Last week a coalition of 33 environmental groups in Colorado wrote a letter asking the state to include analyses of already existing ozone, air pollution, and climate change impacts when evaluating the effects of pollution from oil and gas operations.

The letter, which can be read in full here, is in response to a report by the Colorado Oil and Gas Conservation Commission (COGCC), the state’s oil and gas regulatory agency. The “Report on the Evaluation of Cumulative Impacts,” is the first annual edition. That report can be read in full here.

The environmental groups addressed the letter to the COGCC and gives a series of recommendations as to how the commission can widen the scope of its report by including a comprehensive view of pollution in a given area and how the various sources of pollution — like pollution from oil and gas activities and pollution from automobiles — compound their respective harmful environmental impacts.

Heidi Leathwood, the climate policy analyst for 350 Colorado, an environmental advocacy group, said the letter is meant to underscore the mistake of ignoring external pollution sources when considering the impact oil and gas operations have on the environment.

“When people often can’t even safely go outside in areas with high ozone and air toxics, how can the Commission seriously think they are protecting the public and the environment by ignoring these baseline levels of pollution and allowing even one more well in these areas?” Leathwood said.

When asked for a response to the letter, Megan Castle, community relations supervisor for the COGCC, provided a statement welcoming feedback to their report.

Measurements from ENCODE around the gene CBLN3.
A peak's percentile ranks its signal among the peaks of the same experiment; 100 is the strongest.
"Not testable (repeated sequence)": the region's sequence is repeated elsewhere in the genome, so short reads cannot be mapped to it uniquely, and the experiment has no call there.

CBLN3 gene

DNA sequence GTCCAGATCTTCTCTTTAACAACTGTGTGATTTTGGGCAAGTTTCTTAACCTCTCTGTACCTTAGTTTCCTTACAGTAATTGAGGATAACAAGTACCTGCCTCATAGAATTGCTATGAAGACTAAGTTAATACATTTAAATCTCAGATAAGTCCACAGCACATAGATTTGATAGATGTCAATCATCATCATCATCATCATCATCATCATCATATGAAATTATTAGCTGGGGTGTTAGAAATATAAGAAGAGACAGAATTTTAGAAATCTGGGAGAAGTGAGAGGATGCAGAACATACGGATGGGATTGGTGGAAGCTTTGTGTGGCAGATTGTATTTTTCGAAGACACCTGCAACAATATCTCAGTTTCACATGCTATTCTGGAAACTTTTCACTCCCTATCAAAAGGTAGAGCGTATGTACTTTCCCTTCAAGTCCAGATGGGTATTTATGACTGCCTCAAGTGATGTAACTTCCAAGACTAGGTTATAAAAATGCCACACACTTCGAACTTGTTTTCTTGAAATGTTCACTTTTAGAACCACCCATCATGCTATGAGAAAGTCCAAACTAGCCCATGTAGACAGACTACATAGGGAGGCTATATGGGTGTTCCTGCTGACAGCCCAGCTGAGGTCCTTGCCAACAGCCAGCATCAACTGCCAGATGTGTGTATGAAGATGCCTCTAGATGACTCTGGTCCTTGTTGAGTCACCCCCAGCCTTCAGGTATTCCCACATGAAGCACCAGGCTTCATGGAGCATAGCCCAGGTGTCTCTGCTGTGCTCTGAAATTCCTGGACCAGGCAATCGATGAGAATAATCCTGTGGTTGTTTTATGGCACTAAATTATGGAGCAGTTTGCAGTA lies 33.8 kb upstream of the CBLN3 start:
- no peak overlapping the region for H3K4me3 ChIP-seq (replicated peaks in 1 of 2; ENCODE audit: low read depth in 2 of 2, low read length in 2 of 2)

“The COGCC recognizes its report is a work in progress and policy questions about cumulative impacts of oil and gas development will continue to be addressed as the Commission gets more data, feedback from stakeholders, and peer-reviewed studies,” Castle said. “The COGCC created a webpage to accept information on the following sections of the Cumulative Impact Report: 904.a.(5) Evolving & New Innovative Technologies & Measures and 904.a.(6) Academic or Government Published Reports. COGCC will review and analyze the issues shared in this letter and the additional information submitted to COGCC, and will use it as appropriate for the report due next year.”

Colorado is the fifth-largest crude oil-producing state and the seventh-largest natural gas-producing state in the U.S., but most of the oil and gas produced here is exported elsewhere.

The COGCC report found that natural gas and oil systems was the largest contributor of methane emissions in Colorado. Oil and gas production releases methane, which has more than 80 times the warming power of carbon dioxide over the first 20 years after it reaches the atmosphere, as well as volatile organic compounds which are harmful to humans. The scientific consensus is that oil and gas production is a significant contributor to climate change.

The full list of environmental groups who signed the letter.

Despite these facts, Colorado has a plan to increase oil and gas production in the state.

Kate Merlin, the climate and energy program attorney for WildEarth Guardians, another environmental advocacy group, argued that one of the COGCC’s top priorities should be protecting Coloradans from the cumulative impacts of oil and gas production.

“The Commission has a legal and a moral duty to act to protect the people of Colorado from the cumulative impacts of oil and gas development, including the millions of Coloradans living with dangerously high ozone levels,” Merlin said. “Our kids deserve to be able to play outside in the summertime, and all the folks who fix our roads, carry our mail, and do other important outdoor jobs all deserve to breathe healthy air.”

The environmental groups’ letter comes at the beginning of what experts are predicting to be the worst wildfire year in Colorado history. Already, parts of the southwest U.S. are facing a mega-drought and related power outages.

In addition, as the effects of climate change increase and compound upon each other, it is important to note that these effects disproportionally impact marginalized communities.